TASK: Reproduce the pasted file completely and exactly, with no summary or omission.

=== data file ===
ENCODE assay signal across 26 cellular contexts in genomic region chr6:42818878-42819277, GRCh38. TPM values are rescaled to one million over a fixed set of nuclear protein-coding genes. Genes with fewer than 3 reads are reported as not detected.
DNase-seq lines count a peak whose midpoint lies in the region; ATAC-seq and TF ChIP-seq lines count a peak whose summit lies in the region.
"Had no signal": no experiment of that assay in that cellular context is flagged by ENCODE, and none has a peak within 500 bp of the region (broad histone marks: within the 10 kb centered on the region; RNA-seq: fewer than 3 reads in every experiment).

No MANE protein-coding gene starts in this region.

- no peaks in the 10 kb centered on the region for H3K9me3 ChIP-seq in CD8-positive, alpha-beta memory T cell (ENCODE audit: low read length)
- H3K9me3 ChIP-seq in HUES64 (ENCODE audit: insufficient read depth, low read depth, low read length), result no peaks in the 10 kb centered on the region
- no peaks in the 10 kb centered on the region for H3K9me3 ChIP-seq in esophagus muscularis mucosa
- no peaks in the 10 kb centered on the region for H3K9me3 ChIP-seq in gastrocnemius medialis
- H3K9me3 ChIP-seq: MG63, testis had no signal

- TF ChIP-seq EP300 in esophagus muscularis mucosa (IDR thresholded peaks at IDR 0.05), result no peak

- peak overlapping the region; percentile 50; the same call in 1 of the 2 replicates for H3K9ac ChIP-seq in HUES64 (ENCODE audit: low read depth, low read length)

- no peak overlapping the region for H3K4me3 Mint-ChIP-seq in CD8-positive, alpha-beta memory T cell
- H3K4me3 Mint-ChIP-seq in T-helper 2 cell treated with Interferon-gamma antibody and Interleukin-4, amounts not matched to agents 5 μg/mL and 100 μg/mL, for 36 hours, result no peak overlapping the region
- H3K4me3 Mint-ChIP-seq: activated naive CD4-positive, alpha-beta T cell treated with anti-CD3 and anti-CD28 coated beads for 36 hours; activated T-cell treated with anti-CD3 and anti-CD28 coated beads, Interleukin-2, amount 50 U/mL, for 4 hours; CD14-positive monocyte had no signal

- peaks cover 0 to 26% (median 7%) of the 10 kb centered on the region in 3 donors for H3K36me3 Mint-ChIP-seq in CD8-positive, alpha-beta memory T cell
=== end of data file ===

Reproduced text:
ENCODE assay signal across 26 cellular contexts in genomic region chr6:42818878-42819277, GRCh38. TPM values are rescaled to one million over a fixed set of nuclear protein-coding genes. Genes with fewer than 3 reads are reported as not detected.
DNase-seq lines count a peak whose midpoint lies in the region; ATAC-seq and TF ChIP-seq lines count a peak whose summit lies in the region.
"Had no signal": no experiment of that assay in that cellular context is flagged by ENCODE, and none has a peak within 500 bp of the region (broad histone marks: within the 10 kb centered on the region; RNA-seq: fewer than 3 reads in every experiment).

No MANE protein-coding gene starts in this region.

- no peaks in the 10 kb centered on the region for H3K9me3 ChIP-seq in CD8-positive, alpha-beta memory T cell (ENCODE audit: low read length)
- H3K9me3 ChIP-seq in HUES64 (ENCODE audit: insufficient read depth, low read depth, low read length), result no peaks in the 10 kb centered on the region
- no peaks in the 10 kb centered on the region for H3K9me3 ChIP-seq in esophagus muscularis mucosa
- no peaks in the 10 kb centered on the region for H3K9me3 ChIP-seq in gastrocnemius medialis
- H3K9me3 ChIP-seq: MG63, testis had no signal

- TF ChIP-seq EP300 in esophagus muscularis mucosa (IDR thresholded peaks at IDR 0.05), result no peak

- peak overlapping the region; percentile 50; the same call in 1 of the 2 replicates for H3K9ac ChIP-seq in HUES64 (ENCODE audit: low read depth, low read length)

- no peak overlapping the region for H3K4me3 Mint-ChIP-seq in CD8-positive, alpha-beta memory T cell
- H3K4me3 Mint-ChIP-seq in T-helper 2 cell treated with Interferon-gamma antibody and Interleukin-4, amounts not matched to agents 5 μg/mL and 100 μg/mL, for 36 hours, result no peak overlapping the region
- H3K4me3 Mint-ChIP-seq: activated naive CD4-positive, alpha-beta T cell treated with anti-CD3 and anti-CD28 coated beads for 36 hours; activated T-cell treated with anti-CD3 and anti-CD28 coated beads, Interleukin-2, amount 50 U/mL, for 4 hours; CD14-positive monocyte had no signal

- peaks cover 0 to 26% (median 7%) of the 10 kb centered on the region in 3 donors for H3K36me3 Mint-ChIP-seq in CD8-positive, alpha-beta memory T cell